Last night I attended an event at my school called, “Addressing the A.” As you may be aware, the queer community’s acronym keeps expanding. It is currently the LGBTQAIGNC (Lesbian, Gay, Bisexual, Transgender, Queer, Asexual, Intersex, and Gender Non-Conforming). This is where my sister would insert an alphabet soup joke, and this time I might agree. We’re going to need an acronym for our acronym soon. But last night’s event, put on courtesy of the Queer Collective, was about asexuality.
Although there is very little published on asexual people and how much of the population they comprise, a few studies tentatively postulate that people who are asexual make up 1-1.8% of the population. Asexuality is something that is not commonly brought up, and if it is, it is as a joke or a condition that needs to be cured.
Let’s stop that now.
Asexuality exists. Ace is becoming/has become a colloquial term for asexuality (I am ace, I am a member of the ace community, I feel very ace). Asexuality, like every other sexuality, is on a continuum. Asexuality is a lack of sexual attraction. It doesn’t mean there’s something wrong with you. It’s not repression, you don’t need to find the right person, and you don’t need to try it to see if you are actually sexual. That being said, being asexual does not necessarily mean the person is aromantic. Many asexual people want intimate, romantic relationships, and fall in love. There are also people who are aromantic and asexual. It is a spectrum, like sex, sexuality, gender and everything else.
What got me the most at this event were the struggles the ace community faces. There is obvious marginalization by the heterosexual population and culture, but also by the queer community. Three out of the five ace speakers mentioned that there was a lot of pushback, disbelief, and a lack of understanding from the queer community. This is not to say that there is absolutely no acceptance or community to be found there, almost all of the ace speakers said there were accepting people there.
A major difficulty the ace community faces, is trying to create a space in a country/world where sexuality is viewed as integral to a person’s identity and drive. Asexuality challenges assumptions about how sexuality works, most especially the commonly held belief that everyone needs sex to not only be happy, but healthy. Because of this, ace people grow up without models of intimate, fulfilling, romantic and nonromantic relationships that are not based on or around sex.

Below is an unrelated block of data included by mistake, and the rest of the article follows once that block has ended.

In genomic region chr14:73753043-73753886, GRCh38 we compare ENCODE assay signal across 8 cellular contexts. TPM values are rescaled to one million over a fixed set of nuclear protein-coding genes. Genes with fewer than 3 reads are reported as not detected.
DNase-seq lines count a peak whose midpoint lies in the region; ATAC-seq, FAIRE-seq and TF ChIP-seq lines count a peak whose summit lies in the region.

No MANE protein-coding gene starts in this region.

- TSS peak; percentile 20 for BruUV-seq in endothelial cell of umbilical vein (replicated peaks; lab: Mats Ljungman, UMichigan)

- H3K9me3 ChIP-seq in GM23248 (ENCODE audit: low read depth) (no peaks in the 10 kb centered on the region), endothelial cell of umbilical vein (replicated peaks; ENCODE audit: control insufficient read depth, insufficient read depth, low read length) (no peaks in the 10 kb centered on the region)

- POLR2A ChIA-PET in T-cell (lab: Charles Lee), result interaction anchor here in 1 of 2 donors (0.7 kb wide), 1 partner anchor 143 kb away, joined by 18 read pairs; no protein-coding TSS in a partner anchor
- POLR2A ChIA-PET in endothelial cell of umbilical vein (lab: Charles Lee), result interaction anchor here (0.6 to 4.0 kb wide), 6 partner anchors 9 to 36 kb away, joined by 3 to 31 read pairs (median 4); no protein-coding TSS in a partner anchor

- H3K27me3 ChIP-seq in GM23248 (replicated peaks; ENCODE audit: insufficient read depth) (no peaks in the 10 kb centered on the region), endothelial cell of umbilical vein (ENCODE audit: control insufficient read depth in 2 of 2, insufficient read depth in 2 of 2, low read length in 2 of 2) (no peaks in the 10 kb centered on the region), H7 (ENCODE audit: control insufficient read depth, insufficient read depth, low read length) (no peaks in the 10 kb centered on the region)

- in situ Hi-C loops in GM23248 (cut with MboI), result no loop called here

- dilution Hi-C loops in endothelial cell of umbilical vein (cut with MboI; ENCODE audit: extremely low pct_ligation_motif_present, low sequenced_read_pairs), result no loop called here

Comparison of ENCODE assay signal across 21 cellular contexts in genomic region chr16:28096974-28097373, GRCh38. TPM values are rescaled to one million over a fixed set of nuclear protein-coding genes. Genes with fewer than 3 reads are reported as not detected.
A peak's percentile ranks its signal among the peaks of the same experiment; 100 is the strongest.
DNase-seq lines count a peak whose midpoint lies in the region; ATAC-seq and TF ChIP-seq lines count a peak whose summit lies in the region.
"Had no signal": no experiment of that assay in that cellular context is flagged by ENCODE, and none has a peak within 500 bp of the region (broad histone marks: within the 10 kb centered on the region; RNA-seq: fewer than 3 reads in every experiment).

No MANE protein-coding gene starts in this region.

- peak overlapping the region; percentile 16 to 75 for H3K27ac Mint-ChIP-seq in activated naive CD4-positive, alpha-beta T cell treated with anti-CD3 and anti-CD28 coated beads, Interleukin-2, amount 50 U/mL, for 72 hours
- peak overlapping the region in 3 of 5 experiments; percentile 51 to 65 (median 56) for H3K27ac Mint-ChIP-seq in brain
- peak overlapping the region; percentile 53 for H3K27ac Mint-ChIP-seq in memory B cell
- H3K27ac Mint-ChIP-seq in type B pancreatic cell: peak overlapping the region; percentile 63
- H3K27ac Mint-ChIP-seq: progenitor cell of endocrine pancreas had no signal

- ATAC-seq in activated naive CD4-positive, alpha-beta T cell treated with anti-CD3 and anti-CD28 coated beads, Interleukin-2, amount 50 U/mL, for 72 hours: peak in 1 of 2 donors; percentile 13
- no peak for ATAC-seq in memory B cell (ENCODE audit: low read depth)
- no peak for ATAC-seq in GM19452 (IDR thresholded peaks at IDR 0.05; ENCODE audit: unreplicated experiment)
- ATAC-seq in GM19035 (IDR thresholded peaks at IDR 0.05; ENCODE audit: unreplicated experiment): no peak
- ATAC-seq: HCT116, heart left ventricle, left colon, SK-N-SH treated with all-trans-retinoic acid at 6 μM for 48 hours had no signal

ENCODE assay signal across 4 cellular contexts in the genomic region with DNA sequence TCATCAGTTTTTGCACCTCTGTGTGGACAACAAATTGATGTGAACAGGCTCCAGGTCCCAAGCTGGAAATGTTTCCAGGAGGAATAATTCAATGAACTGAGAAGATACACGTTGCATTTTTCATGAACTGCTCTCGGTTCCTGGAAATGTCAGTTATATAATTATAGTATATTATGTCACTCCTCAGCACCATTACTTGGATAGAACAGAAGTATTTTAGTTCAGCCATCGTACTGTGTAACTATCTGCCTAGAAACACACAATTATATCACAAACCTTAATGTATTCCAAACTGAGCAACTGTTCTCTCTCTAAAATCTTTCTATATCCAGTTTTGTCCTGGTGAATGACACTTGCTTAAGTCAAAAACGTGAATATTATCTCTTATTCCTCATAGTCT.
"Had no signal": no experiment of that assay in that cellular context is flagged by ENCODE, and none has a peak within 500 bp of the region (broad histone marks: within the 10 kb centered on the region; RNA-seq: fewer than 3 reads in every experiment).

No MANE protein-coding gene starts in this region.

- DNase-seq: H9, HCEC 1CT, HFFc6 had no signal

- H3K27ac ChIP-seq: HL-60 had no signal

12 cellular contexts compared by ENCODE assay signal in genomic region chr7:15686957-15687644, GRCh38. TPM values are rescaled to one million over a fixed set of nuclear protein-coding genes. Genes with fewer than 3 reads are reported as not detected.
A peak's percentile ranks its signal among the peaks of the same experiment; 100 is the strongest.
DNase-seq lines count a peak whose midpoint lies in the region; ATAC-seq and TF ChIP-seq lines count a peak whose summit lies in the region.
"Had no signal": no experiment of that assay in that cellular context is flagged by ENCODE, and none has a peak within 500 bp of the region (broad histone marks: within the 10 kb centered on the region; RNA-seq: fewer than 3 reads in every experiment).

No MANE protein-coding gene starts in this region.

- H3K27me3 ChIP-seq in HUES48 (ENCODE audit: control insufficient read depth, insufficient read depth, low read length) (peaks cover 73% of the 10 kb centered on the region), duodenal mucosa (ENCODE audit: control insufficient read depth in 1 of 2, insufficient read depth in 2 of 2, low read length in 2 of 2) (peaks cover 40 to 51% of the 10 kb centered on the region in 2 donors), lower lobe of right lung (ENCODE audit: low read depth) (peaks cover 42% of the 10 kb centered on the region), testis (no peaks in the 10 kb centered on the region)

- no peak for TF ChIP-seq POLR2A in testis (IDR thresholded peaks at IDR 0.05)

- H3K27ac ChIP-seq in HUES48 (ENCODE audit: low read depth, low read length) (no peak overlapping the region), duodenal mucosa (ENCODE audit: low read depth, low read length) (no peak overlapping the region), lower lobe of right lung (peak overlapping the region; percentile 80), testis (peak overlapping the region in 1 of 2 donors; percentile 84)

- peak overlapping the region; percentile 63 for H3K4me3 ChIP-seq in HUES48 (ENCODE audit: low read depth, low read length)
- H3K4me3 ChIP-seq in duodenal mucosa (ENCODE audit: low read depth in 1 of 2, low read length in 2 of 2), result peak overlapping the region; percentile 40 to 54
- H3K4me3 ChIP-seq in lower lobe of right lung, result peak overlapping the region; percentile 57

As one of the ace folks said last night, people who are sexual have to learn how to experience new ways of being intimate that don’t revolve around sex. They also need to accept that romantic feelings and interests have to go both ways and stop reading sexual interest in what may be friendly, platonic advances. The problem is, our society teaches us to read everything through a sexual lens and to assume everything is about sex. I agree and think that both straight and queer relationships could benefit from focusing less on sex and more on intimacy.
This is obviously an incomplete and initial foray into asexuality based only on information obtained from a single event. I will return with more thoughts at a later date. If you want to do some more digging of your own, here are some places to start:
(A)sexual a documentary on Netflix
Definitions – Courtesy of asexuality.org
Asexual: Someone who does not experience sexual attraction.
Demisexual: Someone who can only experience sexual attraction after an emotional bond has been formed. This bond does not have to be romantic in nature.
Gray-asexual (gray-a) or gray-sexual: Someone who identifies with the area between asexuality and sexuality, for example because they experience sexual attraction very rarely, only under specific circumstances, or of an intensity so low that it’s ignorable.
Attraction: In this context, it refers to a mental or emotional force that draws people together. Asexuals do not experience sexual attraction, but some feel other types of attraction.
Aesthetic attraction: Attraction to someones appearance, without it being romantic or sexual.
Romantic attraction: Desire of being romantically involved with another person.
Sensual attraction: Desire to have physical non-sexual contact with someone else, like affectionate touching.
Sexual attraction: Desire to have sexual contact with someone else, to share our sexuality with them.